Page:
NEW YORK (CBS 2) — It’s not just fun and games.
A new study shows how playing action video games can improve decision-making skills.READ MORE: NYC Primary: Eric Adams Leads Democratic Mayoral Race In First Round Of Results; Andrew Yang Concedes Early
Caleb Houppert and his friends love playing video games.
Shooting games is the best, especially as a guy, killing things is always fun,” Houppert told CBS 2’s Dr. Holly Phillips.
But these games may be more than just fun. They may help our brain make accurate decisions faster.
“You’re always moving so you gotta be looking all over the screen, because there’s always people coming and trying to kill ya’,” video game enthusiast Tanner Murray said.
Researchers tested dozens of young adults who didn’t normally play video games. Half played 50 hours of fast-paced shoot-‘em-up action games. The other group played a slow moving strategy game. Afterward, they were given a series of tests. The action game players reached a decision 25 percent faster and they were just as accurate.READ MORE: NYC Primary: Guardian Angels Founder Curtis Sliwa Is Projected Winner Of Republican Mayoral Primary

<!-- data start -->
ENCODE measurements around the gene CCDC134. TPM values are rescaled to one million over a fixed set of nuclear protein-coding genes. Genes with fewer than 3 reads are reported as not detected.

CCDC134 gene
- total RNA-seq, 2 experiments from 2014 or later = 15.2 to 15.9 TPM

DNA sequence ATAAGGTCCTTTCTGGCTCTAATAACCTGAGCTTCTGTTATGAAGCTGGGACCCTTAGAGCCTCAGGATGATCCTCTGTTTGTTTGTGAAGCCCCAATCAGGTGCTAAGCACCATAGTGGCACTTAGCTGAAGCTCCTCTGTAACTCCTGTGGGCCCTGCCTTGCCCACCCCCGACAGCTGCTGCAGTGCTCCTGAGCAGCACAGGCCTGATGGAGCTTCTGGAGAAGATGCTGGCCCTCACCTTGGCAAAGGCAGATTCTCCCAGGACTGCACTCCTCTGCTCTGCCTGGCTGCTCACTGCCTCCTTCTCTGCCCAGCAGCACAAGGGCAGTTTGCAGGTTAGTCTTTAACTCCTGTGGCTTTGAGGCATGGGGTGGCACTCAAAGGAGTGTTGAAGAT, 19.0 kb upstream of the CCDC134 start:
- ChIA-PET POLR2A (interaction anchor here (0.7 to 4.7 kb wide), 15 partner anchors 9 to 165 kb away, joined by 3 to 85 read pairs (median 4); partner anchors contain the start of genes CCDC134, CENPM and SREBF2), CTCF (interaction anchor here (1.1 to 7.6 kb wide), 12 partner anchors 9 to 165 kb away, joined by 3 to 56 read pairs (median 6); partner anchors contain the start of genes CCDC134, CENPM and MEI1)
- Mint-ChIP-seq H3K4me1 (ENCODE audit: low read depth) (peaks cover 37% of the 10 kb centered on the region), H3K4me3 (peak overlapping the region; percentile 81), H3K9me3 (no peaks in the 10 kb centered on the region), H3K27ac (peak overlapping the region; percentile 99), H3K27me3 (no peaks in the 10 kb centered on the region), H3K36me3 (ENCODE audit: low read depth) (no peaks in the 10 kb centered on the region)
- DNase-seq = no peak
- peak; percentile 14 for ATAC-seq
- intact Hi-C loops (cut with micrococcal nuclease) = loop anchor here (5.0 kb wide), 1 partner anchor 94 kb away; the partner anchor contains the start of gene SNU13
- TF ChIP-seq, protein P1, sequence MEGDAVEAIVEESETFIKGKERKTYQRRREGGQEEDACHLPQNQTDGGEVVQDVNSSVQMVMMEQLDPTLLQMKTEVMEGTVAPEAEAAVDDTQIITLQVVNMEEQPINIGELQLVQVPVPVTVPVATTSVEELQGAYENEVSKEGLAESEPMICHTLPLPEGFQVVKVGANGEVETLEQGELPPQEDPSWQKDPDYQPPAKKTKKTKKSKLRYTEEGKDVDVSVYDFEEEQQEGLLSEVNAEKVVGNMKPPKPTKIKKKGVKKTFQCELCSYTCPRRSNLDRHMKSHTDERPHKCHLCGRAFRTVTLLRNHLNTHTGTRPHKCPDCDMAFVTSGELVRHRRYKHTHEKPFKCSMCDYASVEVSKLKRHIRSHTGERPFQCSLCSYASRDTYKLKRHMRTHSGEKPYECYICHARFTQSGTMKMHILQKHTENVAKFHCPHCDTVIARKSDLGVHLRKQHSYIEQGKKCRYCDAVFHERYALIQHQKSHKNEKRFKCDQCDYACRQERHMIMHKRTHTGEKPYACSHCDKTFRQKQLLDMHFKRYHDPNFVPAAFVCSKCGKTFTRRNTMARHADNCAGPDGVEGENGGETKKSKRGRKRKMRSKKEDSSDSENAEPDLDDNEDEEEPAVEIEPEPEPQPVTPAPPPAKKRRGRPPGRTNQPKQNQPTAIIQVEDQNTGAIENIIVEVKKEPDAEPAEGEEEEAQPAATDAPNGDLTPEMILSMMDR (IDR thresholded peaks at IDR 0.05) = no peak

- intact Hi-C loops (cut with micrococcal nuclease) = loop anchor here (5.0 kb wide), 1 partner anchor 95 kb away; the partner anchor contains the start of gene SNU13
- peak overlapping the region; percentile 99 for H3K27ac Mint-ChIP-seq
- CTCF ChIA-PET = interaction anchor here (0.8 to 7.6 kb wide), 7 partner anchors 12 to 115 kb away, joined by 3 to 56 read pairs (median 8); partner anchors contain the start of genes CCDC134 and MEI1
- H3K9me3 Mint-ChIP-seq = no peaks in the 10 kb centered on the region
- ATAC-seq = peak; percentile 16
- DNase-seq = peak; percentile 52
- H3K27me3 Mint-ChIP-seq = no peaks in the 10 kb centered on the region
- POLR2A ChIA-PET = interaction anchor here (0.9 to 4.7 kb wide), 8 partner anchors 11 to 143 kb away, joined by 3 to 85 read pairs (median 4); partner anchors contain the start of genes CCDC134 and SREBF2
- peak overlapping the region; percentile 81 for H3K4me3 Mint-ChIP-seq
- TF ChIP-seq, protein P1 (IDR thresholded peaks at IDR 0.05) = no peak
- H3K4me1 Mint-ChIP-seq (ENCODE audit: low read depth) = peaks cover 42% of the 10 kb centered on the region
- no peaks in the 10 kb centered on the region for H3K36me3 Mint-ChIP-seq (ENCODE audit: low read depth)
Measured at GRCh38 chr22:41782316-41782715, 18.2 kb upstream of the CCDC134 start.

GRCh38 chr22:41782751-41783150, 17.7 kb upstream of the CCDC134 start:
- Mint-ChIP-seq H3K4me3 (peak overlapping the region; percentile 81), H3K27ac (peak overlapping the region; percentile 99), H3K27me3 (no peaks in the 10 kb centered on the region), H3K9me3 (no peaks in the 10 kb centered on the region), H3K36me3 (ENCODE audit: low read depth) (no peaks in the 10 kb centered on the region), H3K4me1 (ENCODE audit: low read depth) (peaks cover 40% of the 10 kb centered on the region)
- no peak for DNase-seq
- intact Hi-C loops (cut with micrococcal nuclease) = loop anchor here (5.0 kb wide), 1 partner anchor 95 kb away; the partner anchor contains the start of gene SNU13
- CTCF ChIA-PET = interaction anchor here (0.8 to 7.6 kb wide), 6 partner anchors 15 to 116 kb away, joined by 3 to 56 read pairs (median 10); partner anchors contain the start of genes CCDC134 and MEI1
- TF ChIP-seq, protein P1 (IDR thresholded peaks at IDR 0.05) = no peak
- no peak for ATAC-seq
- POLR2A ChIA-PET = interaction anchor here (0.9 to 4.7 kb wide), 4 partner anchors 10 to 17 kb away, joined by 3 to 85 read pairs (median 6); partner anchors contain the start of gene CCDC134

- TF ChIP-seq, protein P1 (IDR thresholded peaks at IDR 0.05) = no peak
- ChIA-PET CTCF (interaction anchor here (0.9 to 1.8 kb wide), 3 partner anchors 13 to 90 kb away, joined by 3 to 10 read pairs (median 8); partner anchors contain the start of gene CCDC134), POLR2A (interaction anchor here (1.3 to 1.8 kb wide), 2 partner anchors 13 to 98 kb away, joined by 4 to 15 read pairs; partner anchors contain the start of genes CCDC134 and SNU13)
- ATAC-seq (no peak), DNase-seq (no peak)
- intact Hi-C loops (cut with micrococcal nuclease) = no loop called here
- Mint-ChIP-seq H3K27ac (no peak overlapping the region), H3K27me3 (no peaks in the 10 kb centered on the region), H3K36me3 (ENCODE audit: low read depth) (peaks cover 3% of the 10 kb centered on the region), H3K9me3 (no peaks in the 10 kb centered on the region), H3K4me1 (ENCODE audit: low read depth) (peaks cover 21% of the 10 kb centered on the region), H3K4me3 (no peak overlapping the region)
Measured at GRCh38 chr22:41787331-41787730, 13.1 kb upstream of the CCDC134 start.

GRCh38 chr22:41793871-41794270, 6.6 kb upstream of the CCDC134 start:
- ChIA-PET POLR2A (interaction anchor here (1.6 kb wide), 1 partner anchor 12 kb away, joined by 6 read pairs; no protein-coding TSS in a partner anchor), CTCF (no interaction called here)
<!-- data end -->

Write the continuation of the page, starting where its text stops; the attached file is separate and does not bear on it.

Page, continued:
“What the individual gains by playing action games is the ability to collect more information from their surroundings, then really make better decisions,” said Dr. Daphne Bavelier of the University of Rochester.
Researchers say that doesn’t just make them better at playing video games, it also improves their ability to make decisions in real life.
“If you are driving that means you would hit the brake faster upon seeing something on the road,” Dr. Bavelier said.
“It makes your brain work harder,” Houppert added.
For Houppert and his friends, choosing to play video games is the right decision.MORE NEWS: NYC Primary: So Many Options For Manhattan District Attorney, And Ranked Choice Voting Doesn't Apply
According to a report by the Entertainment Software Association, 68 percent of American households have members who play video games. Previous research has found video games can also improve hand-eye coordination and reaction time.